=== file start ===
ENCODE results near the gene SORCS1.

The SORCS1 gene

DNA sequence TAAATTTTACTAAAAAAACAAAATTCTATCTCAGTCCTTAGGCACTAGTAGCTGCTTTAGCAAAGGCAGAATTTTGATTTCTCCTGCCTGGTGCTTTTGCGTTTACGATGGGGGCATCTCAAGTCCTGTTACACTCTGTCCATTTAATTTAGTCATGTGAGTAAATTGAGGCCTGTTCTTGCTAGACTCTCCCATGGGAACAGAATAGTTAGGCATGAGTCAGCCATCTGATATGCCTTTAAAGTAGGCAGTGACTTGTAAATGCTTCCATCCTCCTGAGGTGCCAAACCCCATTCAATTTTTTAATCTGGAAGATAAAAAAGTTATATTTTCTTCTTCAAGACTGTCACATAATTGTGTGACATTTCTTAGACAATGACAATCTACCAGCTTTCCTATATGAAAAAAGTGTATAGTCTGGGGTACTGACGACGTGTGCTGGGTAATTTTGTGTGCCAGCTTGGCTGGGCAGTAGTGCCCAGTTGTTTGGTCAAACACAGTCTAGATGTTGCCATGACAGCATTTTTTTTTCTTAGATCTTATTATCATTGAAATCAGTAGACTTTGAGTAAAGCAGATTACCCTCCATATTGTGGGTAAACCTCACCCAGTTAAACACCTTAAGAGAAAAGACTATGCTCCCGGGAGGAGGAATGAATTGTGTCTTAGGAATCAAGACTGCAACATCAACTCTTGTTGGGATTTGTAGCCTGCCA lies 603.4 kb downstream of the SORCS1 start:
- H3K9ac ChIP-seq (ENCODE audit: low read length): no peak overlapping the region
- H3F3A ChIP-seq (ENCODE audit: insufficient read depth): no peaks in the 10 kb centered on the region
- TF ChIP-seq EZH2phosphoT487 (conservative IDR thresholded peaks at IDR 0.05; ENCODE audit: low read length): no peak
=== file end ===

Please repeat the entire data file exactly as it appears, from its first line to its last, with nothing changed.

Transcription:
ENCODE results near the gene SORCS1.

The SORCS1 gene

DNA sequence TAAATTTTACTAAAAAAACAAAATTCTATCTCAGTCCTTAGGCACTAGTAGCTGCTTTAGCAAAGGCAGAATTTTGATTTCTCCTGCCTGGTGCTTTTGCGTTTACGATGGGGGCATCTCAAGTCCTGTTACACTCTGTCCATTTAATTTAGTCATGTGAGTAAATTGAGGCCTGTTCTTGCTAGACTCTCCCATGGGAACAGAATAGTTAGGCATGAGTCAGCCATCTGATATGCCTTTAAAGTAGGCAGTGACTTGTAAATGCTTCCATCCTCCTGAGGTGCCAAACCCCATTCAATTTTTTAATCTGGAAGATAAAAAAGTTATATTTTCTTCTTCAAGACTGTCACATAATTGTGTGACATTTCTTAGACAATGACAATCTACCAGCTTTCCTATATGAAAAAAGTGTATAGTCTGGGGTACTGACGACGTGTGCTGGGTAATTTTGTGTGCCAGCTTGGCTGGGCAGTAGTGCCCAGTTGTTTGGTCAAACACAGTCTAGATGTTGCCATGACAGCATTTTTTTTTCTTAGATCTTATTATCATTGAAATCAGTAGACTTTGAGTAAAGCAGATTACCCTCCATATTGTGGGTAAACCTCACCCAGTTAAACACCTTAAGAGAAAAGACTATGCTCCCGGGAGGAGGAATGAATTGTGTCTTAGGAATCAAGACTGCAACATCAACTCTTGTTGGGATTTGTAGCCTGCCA lies 603.4 kb downstream of the SORCS1 start:
- H3K9ac ChIP-seq (ENCODE audit: low read length): no peak overlapping the region
- H3F3A ChIP-seq (ENCODE audit: insufficient read depth): no peaks in the 10 kb centered on the region
- TF ChIP-seq EZH2phosphoT487 (conservative IDR thresholded peaks at IDR 0.05; ENCODE audit: low read length): no peak